Reconsidering truisms: The case of experience rating

Alan Clayton

Alan Clayton, a lawyer and research and policy analyst working primarily in the field of accident compensation and injury prevention. Alan has had a long involvement in the investigation of accident compensation schemes and has undertaken work for a wide range of bodies including the International Labour Office, most Australian accident compensation regulators and the Accident Compensation Corporation in New Zealand. He has published widely in the field of accident compensation with his work appearing in books and journals in Australia, the United States and Europe. He recently co-authored the book, Work Health and Safety Law and Policy, published by Thomson Reuters. Clayton's presentation, 'Reconsidering truisms: the case of experience rating' examines the origins of experience rating and whether the belief in the efficacy of this system is supported by empirical evidence.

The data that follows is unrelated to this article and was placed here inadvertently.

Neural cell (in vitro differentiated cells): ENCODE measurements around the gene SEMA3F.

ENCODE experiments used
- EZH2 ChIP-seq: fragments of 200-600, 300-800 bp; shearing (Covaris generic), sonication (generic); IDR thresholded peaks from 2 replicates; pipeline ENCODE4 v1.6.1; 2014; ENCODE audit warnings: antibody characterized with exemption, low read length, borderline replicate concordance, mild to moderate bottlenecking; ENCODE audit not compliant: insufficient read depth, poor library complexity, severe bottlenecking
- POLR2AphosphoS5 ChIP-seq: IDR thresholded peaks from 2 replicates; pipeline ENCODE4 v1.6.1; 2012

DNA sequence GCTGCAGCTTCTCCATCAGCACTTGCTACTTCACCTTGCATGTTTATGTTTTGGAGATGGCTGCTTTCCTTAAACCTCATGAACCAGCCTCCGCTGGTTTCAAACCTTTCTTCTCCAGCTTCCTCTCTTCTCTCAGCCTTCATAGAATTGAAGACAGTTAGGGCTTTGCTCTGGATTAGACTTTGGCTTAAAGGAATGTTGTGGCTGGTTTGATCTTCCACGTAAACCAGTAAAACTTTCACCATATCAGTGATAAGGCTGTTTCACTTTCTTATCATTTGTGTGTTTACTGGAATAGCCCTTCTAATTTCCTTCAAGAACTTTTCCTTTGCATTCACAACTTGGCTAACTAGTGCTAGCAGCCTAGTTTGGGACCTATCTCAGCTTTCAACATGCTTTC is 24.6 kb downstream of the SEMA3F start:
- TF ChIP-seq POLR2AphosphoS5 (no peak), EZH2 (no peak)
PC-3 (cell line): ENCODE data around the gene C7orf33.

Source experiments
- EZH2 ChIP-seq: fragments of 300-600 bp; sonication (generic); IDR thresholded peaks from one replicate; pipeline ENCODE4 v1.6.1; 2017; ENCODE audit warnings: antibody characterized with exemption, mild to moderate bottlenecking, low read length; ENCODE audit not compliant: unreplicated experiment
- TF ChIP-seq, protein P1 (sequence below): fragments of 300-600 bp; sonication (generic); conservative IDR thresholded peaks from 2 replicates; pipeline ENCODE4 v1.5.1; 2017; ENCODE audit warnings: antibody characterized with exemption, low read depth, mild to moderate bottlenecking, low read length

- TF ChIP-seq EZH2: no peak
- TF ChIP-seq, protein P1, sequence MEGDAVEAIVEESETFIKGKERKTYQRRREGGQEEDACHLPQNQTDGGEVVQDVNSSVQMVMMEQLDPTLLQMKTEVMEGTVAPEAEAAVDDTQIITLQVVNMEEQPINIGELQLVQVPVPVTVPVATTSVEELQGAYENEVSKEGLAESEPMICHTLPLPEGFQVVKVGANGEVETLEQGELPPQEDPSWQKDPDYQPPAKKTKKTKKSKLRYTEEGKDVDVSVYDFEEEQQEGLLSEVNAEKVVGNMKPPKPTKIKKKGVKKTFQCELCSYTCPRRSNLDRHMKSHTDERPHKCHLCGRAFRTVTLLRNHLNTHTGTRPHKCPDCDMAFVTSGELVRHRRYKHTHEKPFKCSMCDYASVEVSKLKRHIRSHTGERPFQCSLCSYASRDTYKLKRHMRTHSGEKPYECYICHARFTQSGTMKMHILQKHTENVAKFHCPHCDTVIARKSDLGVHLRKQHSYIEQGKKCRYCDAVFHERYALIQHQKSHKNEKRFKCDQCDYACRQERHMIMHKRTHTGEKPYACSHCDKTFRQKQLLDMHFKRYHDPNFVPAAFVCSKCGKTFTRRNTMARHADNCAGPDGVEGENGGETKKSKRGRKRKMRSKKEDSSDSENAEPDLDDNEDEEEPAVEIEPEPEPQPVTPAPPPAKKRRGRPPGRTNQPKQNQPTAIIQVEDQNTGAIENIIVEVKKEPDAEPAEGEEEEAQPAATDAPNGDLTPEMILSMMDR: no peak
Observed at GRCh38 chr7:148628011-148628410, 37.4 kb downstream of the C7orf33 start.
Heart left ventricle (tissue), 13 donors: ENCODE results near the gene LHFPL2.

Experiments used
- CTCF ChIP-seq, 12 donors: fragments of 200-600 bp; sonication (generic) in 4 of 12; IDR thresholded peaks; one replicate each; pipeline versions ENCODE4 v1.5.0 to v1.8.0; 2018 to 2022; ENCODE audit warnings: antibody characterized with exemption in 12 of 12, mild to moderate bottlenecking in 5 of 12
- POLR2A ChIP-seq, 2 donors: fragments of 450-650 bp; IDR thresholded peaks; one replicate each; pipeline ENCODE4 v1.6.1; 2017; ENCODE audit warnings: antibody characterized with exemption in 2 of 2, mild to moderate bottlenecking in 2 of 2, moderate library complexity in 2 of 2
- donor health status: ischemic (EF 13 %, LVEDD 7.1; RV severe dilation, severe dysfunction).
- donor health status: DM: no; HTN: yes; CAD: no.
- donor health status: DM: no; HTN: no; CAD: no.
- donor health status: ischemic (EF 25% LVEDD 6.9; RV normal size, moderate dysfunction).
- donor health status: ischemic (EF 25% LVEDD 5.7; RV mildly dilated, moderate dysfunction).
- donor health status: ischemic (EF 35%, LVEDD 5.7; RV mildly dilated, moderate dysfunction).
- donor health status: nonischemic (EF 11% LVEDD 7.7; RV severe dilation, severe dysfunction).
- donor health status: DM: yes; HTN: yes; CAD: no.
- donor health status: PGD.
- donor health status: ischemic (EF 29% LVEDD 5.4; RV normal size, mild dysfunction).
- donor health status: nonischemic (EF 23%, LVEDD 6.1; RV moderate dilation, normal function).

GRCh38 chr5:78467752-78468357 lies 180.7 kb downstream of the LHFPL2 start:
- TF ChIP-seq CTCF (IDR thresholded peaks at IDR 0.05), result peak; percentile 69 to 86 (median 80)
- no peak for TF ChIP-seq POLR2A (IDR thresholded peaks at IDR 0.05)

Abstract

In Australia, and it would appear in some other countries, faith in the efficacy of experience-rated premium systems as a means of achieving safer workplaces has almost achieved the status of religious dogma. Experience rating as a form of workers' compensation insurance pricing emerged in the second decade of the twentieth century, primarily as a tool in the battle among insurance underwriters to secure the business of large employers. The evidence base for claims that experience rating has a beneficial impact upon injury prevention and workplace safety is highly questionable. As well, there is significant evidence that such pricing can lead to “gaming” behaviour and deleterious consequences for scheme dynamics.

Reference: Clayton A. Economic incentives in the prevention and compensation of work injury and illness. Policy and Practice in Health and Safety, 2012; 10(1):27-43.